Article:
The escalated concentration of RCA in certain products during the period under consideration is manifested by the fact that Bangladesh’s RCAs had been concentrated around the products in the HS codes 03 (fish and shrimp), 41 (raw hides and skins and leather), 52 (cotton yarn), 53 (raw jute), 61 (knitted readymade garments), 62 (woven readymade garments) and 63 (home textile and jute hessian bags). However, a close look at Figure 3 suggests that Bangladesh’s comparative advantage has been highly concentrated around the readymade garments sector. In 2013, number of products with RCA>1 under the HS codes 61, 62 and 63 accounted for 57% of the total number of products with RCA>1. In 2007, such number was 43%. It should also be mentioned here that, readymade garments account for more than 80% of total export earnings of Bangladesh in recent years.


Although RCA had been concentrated around the readymade garments sector, the average value of RCA declined. The maximum value of RCA in the readymade garments was 495 in 2001, which declined to 184 by 2013. Bangladesh had also been losing the very high comparative advantage it had in garments exports. Figure 4 suggests that, in 2001, Bangladesh enjoyed very high RCA (RCA>100) in 18 garments products, which declined to only 3 in 2013. In contrast, the number of products with RCA less than or equal to 30 increased over time: from 142 in 2001 to 181 in 2013.


Similar analysis, with respect to the leather and leather goods, suggests that there had not been much variations in the number of products having RCA in this sector. And, as in readymade garments sector, Bangladesh had been losing very high comparative advantage it had in this sector. In contrast, Bangladesh had been enjoying consistently very high comparative advantage in jute and jute products, where, in all of 6 products, RCA ranged between 53 and 1068.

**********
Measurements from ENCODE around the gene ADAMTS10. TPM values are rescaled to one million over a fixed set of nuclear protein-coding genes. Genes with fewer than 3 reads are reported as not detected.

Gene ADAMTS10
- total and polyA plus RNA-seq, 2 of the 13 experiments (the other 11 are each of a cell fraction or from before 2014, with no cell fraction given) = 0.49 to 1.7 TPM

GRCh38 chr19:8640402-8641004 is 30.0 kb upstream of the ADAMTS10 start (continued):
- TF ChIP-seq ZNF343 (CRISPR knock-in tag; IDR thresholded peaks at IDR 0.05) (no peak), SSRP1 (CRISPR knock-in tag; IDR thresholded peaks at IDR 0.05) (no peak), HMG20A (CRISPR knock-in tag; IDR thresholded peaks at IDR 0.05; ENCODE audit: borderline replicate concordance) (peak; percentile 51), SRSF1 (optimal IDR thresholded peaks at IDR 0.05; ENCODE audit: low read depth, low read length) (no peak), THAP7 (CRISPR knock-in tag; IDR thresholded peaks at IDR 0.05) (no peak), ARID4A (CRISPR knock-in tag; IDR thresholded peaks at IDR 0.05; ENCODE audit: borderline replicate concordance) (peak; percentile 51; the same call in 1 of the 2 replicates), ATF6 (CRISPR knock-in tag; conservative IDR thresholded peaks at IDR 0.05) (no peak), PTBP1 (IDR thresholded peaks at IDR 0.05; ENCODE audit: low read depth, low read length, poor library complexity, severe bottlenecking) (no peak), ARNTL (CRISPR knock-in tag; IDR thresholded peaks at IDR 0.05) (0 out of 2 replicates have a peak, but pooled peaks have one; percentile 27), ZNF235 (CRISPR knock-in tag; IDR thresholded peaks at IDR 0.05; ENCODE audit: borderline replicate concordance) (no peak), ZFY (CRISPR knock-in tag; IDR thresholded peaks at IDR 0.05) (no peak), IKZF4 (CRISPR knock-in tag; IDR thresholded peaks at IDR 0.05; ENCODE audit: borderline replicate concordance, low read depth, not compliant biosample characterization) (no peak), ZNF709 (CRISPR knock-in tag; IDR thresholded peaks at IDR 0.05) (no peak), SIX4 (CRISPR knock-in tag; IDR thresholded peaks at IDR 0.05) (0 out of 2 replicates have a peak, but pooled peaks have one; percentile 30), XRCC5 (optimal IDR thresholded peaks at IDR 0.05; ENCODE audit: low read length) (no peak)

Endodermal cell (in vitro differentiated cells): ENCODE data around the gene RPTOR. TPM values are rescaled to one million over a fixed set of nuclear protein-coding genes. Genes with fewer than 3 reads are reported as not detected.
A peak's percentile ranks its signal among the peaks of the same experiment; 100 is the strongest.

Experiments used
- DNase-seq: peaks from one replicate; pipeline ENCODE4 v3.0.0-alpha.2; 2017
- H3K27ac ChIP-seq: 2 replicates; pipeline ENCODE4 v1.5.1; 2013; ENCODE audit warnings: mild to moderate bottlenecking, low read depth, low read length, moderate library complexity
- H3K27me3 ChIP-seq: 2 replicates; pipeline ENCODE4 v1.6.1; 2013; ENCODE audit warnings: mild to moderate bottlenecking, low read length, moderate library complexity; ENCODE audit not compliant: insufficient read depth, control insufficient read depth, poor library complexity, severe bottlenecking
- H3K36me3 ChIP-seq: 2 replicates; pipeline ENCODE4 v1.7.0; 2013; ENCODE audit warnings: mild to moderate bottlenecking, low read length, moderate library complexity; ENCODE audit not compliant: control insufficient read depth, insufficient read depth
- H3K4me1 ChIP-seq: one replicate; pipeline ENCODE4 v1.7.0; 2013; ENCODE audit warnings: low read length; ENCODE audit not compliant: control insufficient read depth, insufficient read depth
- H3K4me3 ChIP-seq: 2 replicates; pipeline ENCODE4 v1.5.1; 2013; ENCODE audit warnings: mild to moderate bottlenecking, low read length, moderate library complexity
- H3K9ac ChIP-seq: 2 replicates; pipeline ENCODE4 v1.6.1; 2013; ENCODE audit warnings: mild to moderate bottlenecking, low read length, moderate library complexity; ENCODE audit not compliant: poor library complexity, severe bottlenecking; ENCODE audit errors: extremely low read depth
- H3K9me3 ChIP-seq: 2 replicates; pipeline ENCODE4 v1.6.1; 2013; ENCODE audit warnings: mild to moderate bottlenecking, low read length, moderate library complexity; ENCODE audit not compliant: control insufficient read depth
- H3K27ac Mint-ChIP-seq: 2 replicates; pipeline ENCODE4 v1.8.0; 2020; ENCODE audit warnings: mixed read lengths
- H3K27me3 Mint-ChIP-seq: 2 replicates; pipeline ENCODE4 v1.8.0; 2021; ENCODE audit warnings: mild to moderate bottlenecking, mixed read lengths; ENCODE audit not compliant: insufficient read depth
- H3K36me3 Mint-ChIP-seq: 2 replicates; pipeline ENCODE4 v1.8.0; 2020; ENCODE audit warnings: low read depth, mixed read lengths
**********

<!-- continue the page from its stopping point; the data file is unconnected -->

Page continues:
The aforementioned analysis shows that during the period under consideration, Bangladesh’s comparative advantage had been concentrated around low-skilled labor intensive readymade garments exports. However, in recent years, compared to early 2000s, there had been some products where Bangladesh gained comparative advantage. These include edible fruits, animal and vegetable fats and oil, preparations of cereals, flour, starch or milk and pastry cooks’ products, preparation of vegetable, fruits, nuts, residues from food industries, rubber and rubber products, copper and copper products, and furniture. However, Bangladesh lost comparative advantage in fertilizers, printing industry’s products, articles of iron and steel, and miscellaneous manufactured articles.

Finally, we are interested to know how tariff rates, both at home and partner country, affect Bangladesh’s revealed comparative advantage at the sectoral level. For this exercise, we have constructed a panel data at 6-digit HS code level for the period between 2001 and 2013. The dependent variable is the RCA which is a binary variable, where it takes a value of 1 if RCA is greater than unity and zero otherwise. The first explanatory variable is the domestic tariff rate at 6-digit HS code level, which is the effectively applied tariff rate and its data is taken from the WITS database. The second explanatory variable is the partner country’s tariff rate, which is calculated as the weighted average of simple tariff rates imposed by top export destination partners of Bangladesh namely USA, EU, Canada and India. Data of partner countries’ tariff rates are taken from the WITS and OECD-WTO database. The fixed effect panel logit regression results suggest that domestic tariff rate is negatively associated with RCA and the coefficient is statistically significant. This suggests that a cut in domestic tariff raises the likelihood of RCA greater than unity among the sectors. In contrast, the coefficient of the partner countries’ weighted tariff rate is not statistically significant. The reason behind the non-association between the RCA and partner countries’ tariff rate could be because of the fact that the large part of Bangladesh’s export to its major partner countries are under different preferences schemes; for example, Bangladesh’s exports enjoy the duty free and quota free market access in the EU market.

Published at the Thinking Aloud on 1 June 2016